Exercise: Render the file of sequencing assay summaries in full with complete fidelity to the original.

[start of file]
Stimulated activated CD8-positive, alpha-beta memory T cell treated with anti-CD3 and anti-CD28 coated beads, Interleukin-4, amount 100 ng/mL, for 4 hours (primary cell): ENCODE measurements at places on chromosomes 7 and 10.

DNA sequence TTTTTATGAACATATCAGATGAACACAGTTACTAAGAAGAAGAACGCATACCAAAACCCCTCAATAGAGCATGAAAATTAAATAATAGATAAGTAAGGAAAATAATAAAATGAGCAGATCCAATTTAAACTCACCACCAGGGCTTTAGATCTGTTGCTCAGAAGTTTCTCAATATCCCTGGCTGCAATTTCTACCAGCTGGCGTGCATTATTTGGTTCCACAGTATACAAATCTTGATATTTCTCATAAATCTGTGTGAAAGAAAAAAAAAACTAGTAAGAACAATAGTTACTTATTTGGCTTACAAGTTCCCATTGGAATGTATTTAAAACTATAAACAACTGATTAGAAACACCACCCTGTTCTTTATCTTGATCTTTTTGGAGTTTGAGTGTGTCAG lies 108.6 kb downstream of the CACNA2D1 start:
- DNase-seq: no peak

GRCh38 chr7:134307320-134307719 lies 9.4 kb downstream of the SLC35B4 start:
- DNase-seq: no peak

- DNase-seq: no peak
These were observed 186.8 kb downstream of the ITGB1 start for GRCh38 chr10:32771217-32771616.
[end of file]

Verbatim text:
Stimulated activated CD8-positive, alpha-beta memory T cell treated with anti-CD3 and anti-CD28 coated beads, Interleukin-4, amount 100 ng/mL, for 4 hours (primary cell): ENCODE measurements at places on chromosomes 7 and 10.

DNA sequence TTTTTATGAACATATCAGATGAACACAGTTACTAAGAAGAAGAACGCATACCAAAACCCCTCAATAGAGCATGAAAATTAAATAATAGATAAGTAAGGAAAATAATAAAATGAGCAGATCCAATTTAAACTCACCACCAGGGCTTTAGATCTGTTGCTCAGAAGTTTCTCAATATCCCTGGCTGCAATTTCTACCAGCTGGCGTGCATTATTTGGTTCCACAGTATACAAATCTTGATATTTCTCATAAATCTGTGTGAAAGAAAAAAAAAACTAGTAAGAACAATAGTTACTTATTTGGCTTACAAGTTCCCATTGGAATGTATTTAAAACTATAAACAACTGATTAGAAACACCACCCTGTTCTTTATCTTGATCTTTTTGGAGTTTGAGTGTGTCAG lies 108.6 kb downstream of the CACNA2D1 start:
- DNase-seq: no peak

GRCh38 chr7:134307320-134307719 lies 9.4 kb downstream of the SLC35B4 start:
- DNase-seq: no peak

- DNase-seq: no peak
These were observed 186.8 kb downstream of the ITGB1 start for GRCh38 chr10:32771217-32771616.